take a furnished suite only if I can change the furniture gradually.

Right. I should jump and trust that there’ll be someplace to catch me.
I’ll plan to move out mid-March, so there’s time for me to settle in
or hit the panic button. Doing the move now instead of delaying until
graduation is good, actually, as that means I’m only making one major
life change at a time (and my postal address will be good during my
job search and everything!).

Yes, life is good when you have a plan…

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The paperwork is easy!

I passed by the International Student Centre to ask about work
permits, and I’m thrilled to report that the process of hiring me will
be *really* easy for Canadian companies.

Because there’s a special category of work permits for international
graduate students (how convenient!), Canadian companies can treat me
like any other Canadian when hiring. They don’t have to do an
extensive job search or be of a certain size. They just have to decide
what they want me to do.

The permit allows me to work in Canada for one year. Applying for a
proper work permit after that should take me around four months. The
six-month performance review is a good time to get started on that
paperwork. The second work permit will allow me to work for an
additional two years. When I have more work experience, I’ll easily
qualify for a skilled worker visa, which will let me become a
permanent resident. The government will credit a maximum of one year
from non-permanent residents, so after two more years of permanent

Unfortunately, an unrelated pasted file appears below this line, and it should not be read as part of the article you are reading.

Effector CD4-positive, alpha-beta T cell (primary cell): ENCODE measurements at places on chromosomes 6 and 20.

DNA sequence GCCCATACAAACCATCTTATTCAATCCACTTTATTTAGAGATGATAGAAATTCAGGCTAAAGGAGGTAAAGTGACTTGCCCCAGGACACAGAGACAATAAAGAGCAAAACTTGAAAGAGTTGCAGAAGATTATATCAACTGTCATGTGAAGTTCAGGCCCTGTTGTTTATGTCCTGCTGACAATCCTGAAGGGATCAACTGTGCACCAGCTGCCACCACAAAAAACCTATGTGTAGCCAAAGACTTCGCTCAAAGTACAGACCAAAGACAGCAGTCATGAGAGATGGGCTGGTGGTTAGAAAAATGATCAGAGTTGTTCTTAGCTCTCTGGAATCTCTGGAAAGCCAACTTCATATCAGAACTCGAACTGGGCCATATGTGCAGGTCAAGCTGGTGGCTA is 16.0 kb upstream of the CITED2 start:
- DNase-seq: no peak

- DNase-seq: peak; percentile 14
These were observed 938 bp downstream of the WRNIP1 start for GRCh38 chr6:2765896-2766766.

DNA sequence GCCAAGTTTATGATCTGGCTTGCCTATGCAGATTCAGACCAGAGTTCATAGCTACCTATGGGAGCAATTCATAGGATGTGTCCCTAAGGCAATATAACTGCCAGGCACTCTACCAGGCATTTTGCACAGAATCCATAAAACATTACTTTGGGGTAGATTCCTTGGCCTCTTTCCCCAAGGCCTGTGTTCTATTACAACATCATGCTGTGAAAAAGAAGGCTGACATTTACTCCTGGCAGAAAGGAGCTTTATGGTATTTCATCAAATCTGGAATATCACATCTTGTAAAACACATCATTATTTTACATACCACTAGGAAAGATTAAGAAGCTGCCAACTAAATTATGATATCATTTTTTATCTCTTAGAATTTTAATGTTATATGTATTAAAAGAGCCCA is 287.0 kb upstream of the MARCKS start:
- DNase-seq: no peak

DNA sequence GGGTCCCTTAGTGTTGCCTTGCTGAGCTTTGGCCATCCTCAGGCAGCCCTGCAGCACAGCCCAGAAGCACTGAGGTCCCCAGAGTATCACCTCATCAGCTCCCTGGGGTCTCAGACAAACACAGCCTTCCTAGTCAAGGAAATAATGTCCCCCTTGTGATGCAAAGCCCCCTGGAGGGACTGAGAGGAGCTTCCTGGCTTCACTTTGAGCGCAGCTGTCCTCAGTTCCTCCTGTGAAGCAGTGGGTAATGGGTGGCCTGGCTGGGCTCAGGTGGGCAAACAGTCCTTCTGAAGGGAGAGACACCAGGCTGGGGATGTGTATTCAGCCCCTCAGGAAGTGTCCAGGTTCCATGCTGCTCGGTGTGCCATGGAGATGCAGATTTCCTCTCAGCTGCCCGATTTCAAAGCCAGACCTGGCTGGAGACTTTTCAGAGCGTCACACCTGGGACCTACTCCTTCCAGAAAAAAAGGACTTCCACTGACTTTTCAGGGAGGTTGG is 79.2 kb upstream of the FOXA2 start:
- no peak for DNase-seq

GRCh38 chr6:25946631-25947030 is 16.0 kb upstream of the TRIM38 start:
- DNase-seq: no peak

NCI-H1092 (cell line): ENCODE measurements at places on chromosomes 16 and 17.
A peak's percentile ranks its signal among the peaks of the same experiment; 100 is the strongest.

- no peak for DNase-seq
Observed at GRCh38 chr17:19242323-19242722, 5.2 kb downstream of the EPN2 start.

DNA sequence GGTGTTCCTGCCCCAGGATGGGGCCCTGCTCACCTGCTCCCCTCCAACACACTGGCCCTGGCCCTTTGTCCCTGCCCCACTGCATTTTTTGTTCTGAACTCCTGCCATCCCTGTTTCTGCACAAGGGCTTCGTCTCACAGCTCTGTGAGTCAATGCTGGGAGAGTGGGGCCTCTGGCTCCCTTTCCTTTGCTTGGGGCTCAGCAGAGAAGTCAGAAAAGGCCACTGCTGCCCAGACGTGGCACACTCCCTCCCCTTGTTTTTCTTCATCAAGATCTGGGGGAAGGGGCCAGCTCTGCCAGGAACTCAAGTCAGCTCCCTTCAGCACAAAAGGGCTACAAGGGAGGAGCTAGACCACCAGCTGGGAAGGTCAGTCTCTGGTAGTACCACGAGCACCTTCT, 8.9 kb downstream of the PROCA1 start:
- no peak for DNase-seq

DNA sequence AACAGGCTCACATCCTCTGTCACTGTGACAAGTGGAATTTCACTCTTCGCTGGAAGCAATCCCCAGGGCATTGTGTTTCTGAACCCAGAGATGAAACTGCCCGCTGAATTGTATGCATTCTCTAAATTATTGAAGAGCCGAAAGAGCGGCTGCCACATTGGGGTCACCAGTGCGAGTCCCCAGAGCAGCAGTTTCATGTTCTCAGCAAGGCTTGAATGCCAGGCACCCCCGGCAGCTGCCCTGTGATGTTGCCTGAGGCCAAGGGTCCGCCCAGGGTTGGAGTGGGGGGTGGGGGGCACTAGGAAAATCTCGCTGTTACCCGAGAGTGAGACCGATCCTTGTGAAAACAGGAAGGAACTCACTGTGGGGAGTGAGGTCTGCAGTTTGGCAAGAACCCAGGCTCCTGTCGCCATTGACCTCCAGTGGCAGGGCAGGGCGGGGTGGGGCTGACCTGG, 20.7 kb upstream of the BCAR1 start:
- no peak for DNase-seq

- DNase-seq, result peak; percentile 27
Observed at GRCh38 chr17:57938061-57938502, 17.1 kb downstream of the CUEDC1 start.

residency, I’ll be able to apply for citizenship.

So I’ll probably complete the process four years from now: 2011. I
will be 27 years old, maybe 28. Yes, that sounds like a good plan.
It’ll open up more opportunities for me, and I can use those
opportunities to help others.

I still love the Philippines, and I’m glad that I can become a dual
citizen instead of giving up my Filipino citizenship. I’m looking
forward to being one of the examples of people who manage to bridge
both worlds.

My next step is to apply for an off-campus work permit so that I can
start work before I graduate. This will be handy after I finish my
thesis, because I can do a maximum of 20 hours of work while waiting
for the rest of the university paperwork to clear. By June I need to
have a chosen job offer firmly in my pocket.

Hmm. I woke up my network a little early, then, but that’s okay. I’m
the kind of person job ads are rarely written for. It’s early in the
year. People can start planning for me. That way, when I’m ready, they
can create a position if they don’t already have one!

There’ll be no lack of things I can do in Toronto. The only thing is
to find the best fit: the best fit for the company, and the best fit
for me. I know I can do the technical stuff. I want to learn more
about the people side of things: customer relations, public relations,
sales, marketing, and even management. I can learn new technologies
and tools through experimentation and from documentation (and
source!), but people skills are the ones that will really make me
wildly successful. =)

Life is good.

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Competition and cooperation

JJ Ferro pointed out this inspiring story of how technology can make a
difference and how competitions can lead to cooperation.

Challenge finalists team up to aid typhoon victims
One of the great benefits of participation in the Challenge is the
sense of community and mutual trust that develops among the finalists
especially. That sense of belonging is the basis of a collaboration
between two of the 2006 finalists

When a typhoon hit the Philippine province of Bicol in early December
2006, challenge finalist Jay Vincent Plaza of HotCity Wireless wanted
to help, but, while he knew how to deploy wireless networks to replace
the damaged telecommunications infrastructure, he needed tools to
connect donors, volunteers and victims to solve the many problems that
had arisen.

As a finalist in the 2006 Awards Jay remembered another finalist, a
disaster response project from the Health category that had an
application for exactly that purpose.

That’s the best story I’ve ever heard about competition. =)

E-Mail from Jj Ferro

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I have finally caught up with LJ

At least for now. No longer a delinquent friend… yay!